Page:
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DuckDuckGo: the search engine that protects your privacy

14th January 2015

You don’t have to run an international tech juggernaught to run a successful and great looking search engine. Although relatively unknown, ‘DuckDuckGo’ does just that. It was founded in October 2007 with a vision to make answers easier to find. We've put together a summary of our experience with the search engine and some screenshots to help you decide whether to jump the Google ship.

It’s hard to take yourself back to 2007. The iPhone had only just been released that year and the smartphone was not the only phone available on the market, in fact it was dominated by ‘candy bars’, ‘oyster shells’ and Nokia bricks. Fast forward a couple of years and the internet privacy debate is on everyone’s minds. People are still scared of Social Media and MPs are being dragged through the national news press as their expenses are exposed to the public. In this year, DuckDuckGo decided that it wasn’t going to collect users’ data. No personal information at all.

One of its many USPs is that it has a community behind it (just like www.giffgaff.co.uk the mobile phone network that works in a co-operative way to benefit its members) ‘duck.co’ the community of the search engine acts as a place for users to swap ideas, improvements, squash bugs and make friends! The website states early on that “DuckDuckGo is a search engine driven by community- you’re on the team! We’re not just servers and an algorithm. We’re so much more.”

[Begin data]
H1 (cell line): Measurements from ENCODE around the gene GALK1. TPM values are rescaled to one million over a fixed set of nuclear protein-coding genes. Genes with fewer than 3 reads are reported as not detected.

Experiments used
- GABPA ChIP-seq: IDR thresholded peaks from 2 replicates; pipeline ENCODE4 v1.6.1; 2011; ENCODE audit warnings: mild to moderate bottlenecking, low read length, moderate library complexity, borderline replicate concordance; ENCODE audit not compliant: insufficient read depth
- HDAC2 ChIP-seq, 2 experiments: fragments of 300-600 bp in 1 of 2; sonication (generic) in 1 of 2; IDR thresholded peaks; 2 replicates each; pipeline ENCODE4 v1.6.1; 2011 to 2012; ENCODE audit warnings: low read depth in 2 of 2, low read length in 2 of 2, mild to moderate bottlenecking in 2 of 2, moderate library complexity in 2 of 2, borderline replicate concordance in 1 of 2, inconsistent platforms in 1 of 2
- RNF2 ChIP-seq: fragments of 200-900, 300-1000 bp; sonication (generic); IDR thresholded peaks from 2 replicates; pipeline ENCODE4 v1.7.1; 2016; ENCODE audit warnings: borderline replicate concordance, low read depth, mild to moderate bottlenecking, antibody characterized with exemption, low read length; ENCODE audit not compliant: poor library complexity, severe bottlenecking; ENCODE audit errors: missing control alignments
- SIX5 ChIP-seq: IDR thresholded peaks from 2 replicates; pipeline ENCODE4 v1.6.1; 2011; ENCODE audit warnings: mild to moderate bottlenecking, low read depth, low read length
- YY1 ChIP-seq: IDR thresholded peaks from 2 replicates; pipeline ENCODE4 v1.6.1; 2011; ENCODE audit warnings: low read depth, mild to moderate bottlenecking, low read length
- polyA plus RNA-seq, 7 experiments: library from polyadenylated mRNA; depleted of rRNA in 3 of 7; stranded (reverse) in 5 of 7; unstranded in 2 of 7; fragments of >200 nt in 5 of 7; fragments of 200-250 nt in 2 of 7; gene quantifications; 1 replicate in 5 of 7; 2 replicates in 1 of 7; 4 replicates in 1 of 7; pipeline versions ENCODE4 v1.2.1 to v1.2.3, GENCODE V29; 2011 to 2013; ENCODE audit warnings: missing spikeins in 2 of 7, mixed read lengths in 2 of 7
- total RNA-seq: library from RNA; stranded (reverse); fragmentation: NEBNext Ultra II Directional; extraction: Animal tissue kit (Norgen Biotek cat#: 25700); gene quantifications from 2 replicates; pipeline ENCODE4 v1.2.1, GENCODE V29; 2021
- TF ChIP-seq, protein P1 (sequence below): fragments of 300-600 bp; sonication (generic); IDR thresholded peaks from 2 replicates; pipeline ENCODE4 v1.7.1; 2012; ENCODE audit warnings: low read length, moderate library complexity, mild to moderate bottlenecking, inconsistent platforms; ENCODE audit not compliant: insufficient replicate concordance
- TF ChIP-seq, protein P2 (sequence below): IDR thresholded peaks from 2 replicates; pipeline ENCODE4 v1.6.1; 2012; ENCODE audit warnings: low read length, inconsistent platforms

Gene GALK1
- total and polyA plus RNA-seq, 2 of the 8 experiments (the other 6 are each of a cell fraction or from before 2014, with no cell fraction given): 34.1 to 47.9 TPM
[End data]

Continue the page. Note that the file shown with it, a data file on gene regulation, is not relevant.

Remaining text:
What’s more, DuckDuckGo is open source, so as a coder you can ‘hack’ into the search engine and further personalise the search with your own additions. As such, DuckDuckGo relies on donations to keep the open source nature of their work. And this isn’t a small network. DuckDuckGo pulls in over 5,000,000 searches a day, more than 50 every second.

So is this a search engine to take on Google? At the moment, probably not, but it could be. Part of duck.co is the DuckDuckHack which allows users to submit ideas and have them rated and endorsed by other users. This means that instead of collecting information about its userbase, the users contribute data themselves which means they really care about the product being developed. That’s very much the feel you get when you visit DuckDuckGo, it is a polished work in progress; constantly evolving and growing. Last year, DuckDuckGo really hit the big time when Apple and Firefox both chose to allow it as a default option for their browser searches.

As DuckDuckGo states, you can find out ‘why you should care’ about your privacy here